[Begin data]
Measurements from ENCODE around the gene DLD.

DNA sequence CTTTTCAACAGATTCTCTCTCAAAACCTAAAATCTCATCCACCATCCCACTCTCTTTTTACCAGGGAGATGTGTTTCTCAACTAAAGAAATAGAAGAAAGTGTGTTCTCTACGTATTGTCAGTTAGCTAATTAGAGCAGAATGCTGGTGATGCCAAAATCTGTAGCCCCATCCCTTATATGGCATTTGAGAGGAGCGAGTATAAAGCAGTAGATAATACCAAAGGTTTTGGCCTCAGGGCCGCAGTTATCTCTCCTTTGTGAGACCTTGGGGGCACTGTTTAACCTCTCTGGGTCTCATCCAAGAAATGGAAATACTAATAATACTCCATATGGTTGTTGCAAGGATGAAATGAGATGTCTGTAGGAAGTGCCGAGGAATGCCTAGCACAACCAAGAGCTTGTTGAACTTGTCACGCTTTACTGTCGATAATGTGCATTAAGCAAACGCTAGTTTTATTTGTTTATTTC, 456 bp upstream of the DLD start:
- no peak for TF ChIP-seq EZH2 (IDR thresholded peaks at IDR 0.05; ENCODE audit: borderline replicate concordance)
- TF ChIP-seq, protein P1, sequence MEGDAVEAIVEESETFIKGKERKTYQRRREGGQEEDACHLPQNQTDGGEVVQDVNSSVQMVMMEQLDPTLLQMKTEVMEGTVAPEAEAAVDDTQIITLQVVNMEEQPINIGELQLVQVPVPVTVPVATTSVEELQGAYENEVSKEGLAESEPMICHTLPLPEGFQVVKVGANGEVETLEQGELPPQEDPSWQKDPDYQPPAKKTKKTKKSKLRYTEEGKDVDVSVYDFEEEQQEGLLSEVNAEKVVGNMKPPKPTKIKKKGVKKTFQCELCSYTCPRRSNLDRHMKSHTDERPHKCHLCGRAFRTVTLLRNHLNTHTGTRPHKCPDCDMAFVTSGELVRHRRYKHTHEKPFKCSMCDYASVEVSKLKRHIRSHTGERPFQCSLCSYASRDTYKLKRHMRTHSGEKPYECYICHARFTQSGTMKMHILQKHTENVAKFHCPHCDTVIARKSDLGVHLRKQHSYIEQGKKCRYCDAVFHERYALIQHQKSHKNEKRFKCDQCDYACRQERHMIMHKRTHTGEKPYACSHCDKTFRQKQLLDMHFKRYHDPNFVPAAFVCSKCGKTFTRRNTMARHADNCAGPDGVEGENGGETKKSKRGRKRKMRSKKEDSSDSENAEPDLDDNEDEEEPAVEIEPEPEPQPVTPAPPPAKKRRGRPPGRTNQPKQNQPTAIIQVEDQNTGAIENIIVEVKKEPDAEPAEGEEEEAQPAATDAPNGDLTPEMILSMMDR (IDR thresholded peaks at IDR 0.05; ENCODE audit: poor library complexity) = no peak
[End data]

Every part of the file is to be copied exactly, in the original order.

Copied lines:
Measurements from ENCODE around the gene DLD.

DNA sequence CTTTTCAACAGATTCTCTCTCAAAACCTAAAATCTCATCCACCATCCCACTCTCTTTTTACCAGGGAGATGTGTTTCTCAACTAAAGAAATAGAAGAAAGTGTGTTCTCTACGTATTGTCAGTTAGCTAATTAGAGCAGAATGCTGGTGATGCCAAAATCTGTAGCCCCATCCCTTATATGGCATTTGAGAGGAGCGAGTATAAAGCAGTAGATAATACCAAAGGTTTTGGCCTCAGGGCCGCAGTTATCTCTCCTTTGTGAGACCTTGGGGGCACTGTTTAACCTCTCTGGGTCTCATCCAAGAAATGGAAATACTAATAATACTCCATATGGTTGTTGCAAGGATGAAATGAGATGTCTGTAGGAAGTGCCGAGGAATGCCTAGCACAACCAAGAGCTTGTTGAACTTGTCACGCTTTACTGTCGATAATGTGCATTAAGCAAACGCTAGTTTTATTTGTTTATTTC, 456 bp upstream of the DLD start:
- no peak for TF ChIP-seq EZH2 (IDR thresholded peaks at IDR 0.05; ENCODE audit: borderline replicate concordance)
- TF ChIP-seq, protein P1, sequence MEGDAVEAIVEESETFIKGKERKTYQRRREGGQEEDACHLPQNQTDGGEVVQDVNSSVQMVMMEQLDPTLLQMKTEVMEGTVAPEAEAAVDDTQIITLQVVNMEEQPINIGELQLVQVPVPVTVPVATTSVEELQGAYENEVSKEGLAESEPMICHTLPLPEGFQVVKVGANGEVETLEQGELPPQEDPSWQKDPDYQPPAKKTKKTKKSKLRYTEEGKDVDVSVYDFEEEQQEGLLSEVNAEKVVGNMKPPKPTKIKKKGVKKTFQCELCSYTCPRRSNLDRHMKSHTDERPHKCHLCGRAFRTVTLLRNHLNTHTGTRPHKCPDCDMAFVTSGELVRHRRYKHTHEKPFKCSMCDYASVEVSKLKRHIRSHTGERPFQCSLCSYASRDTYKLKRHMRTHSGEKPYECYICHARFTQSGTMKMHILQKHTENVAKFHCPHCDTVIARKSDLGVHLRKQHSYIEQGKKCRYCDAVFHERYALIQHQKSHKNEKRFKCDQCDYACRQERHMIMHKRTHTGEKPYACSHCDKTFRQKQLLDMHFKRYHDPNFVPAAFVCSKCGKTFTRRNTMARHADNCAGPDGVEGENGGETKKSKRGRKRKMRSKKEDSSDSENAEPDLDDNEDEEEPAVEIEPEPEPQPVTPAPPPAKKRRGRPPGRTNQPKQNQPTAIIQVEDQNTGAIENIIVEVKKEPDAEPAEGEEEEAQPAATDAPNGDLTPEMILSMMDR (IDR thresholded peaks at IDR 0.05; ENCODE audit: poor library complexity) = no peak